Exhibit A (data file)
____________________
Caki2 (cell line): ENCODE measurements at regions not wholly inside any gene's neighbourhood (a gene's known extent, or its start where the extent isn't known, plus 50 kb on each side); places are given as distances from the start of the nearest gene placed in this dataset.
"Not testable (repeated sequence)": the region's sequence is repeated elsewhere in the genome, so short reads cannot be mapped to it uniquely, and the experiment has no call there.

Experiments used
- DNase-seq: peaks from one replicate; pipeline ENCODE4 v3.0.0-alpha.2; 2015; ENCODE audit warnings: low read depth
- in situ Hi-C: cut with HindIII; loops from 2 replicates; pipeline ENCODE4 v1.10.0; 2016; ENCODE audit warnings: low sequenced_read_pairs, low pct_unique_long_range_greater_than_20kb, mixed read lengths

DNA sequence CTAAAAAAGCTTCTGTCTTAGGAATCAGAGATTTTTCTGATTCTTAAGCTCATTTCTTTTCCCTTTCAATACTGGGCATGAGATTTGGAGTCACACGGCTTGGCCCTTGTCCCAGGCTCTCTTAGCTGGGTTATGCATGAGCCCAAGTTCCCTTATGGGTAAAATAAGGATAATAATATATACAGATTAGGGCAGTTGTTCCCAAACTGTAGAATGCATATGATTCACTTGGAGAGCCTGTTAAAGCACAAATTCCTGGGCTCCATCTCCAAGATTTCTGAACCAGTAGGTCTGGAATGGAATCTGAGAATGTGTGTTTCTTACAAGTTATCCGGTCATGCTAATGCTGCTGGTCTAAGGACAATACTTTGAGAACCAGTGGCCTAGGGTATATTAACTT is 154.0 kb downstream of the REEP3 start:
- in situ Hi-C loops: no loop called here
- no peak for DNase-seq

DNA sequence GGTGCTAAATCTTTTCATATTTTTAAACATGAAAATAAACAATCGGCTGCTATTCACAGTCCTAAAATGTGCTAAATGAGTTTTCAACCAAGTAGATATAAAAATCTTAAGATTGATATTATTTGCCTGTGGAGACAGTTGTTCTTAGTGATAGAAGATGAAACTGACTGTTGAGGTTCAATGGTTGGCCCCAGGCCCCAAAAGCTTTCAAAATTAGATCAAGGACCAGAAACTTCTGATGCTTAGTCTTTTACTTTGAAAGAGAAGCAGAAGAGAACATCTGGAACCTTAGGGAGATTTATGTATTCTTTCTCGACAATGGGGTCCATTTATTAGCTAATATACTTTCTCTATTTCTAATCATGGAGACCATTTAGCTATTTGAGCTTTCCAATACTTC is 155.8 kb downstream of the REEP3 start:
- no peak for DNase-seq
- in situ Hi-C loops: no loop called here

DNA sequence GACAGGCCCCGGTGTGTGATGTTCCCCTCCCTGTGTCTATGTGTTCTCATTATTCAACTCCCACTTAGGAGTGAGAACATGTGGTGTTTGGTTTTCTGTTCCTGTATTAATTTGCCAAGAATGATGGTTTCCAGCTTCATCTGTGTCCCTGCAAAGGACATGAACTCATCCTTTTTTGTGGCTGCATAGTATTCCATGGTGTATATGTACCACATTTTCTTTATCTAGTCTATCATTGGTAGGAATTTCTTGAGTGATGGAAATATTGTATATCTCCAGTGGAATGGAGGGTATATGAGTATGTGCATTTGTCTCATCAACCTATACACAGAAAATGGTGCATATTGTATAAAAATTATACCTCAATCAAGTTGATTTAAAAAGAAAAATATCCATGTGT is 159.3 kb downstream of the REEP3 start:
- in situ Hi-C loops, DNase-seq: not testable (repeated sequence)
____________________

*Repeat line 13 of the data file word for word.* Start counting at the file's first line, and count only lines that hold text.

- in situ Hi-C loops, DNase-seq: not testable (repeated sequence)